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Rolling Pin Spacer

by Eckerput, published

Rolling Pin Spacer by Eckerput Dec 22, 2012
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3775Views 609Downloads Found in Kitchen & Dining
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Summary

These are spacers to put on a rolling pin so that you can get a specific and even dough thickness. The STL is for a 3/8" dough thickness and about 1 and 7/8" rolling pin. The SCAD file can be edited to make many different dough thicknesses and rolling pin diameters (I didn't try them all though).

Jan 2015: Updated to a slanted gap.

Instructions

  1. Use the customer to adjust your spacer rings or use the STL for 3/8" dough and a 1 and 7/8" pin.

  2. Print two of the STL. I used two perimeters and 40% infill, but I suspect many options will work. They don't need to be that strong. I needed to slow my first layer to keep the tips from popping up.

  3. After prints are cool, clean up any flanges etc. with sand paper.

  4. Clean them.

  5. Put one on each end of the rolling pin. They should be a tight fit.

  6. Roll dough using the space between the spacers.

  7. Make some great cookies (optional).

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3775Views 609Downloads Found in Kitchen & Dining
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Only a suggestion to save the gap:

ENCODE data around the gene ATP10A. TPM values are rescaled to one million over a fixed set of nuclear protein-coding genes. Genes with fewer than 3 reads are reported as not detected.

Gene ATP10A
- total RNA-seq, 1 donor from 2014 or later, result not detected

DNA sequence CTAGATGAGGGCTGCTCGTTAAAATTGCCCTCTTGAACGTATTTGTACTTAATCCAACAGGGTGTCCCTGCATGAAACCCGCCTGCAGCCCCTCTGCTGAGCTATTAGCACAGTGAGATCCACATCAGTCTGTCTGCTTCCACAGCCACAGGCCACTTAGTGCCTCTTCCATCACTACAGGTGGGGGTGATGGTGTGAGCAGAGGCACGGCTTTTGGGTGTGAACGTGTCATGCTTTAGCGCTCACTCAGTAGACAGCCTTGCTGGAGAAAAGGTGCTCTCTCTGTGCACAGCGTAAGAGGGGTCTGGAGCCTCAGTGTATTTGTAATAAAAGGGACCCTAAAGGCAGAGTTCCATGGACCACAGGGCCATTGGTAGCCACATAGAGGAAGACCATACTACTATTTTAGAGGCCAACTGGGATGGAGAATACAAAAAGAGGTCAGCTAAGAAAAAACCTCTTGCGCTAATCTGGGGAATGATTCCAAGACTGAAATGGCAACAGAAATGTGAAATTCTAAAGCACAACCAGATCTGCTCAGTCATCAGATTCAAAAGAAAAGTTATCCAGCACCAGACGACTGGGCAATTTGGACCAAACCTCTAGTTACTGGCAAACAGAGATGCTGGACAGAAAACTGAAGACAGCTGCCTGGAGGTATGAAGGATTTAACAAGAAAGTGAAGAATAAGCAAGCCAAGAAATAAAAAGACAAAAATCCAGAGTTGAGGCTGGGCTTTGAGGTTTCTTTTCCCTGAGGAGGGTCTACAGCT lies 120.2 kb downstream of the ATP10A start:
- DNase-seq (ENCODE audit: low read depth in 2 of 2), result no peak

difference () {
cylinder (h=7,r=pinr+Dough, $fn = 200);
translate ([0,0,-2]) cylinder (h=14,r=pinr, $fn = 200);
rotate([60,0,0]) translate ([0,0,-5]) cube([pinr+Dough+2,2,20]);
}

Nice idea! A 60 degree slant can create overhang problems when printing, but I put in a 30 degree slant. 30 should be printable by most every machine.

Thanks for putting this up, once again I went to make something, only to find someone already did it for me!
There does seem to be an issue with the script though.
The comments in the SCAD file says "Diameter of rolling pin", but you use it as a radius so it needs to be divided by two

Thanks for the correction! It's always satisfying when people use your designs. I fixed the OpenScad file so it is correct now (it was obviously an easy correction on such a simple design).

Nice, but why not just use rubber bands? I think I got that tip from Cook's Illustrated or Good Eats or something. :)

I hadn't thought of that. These might have better control of the thickness though. We use those cookie cutters that imprint the surface of the cookie when you cut them out so careful thickness control is helpful.

Makes sense! It just seems like standard office supplies might be easier to adjust than having to tinker around with a bunch of builds.

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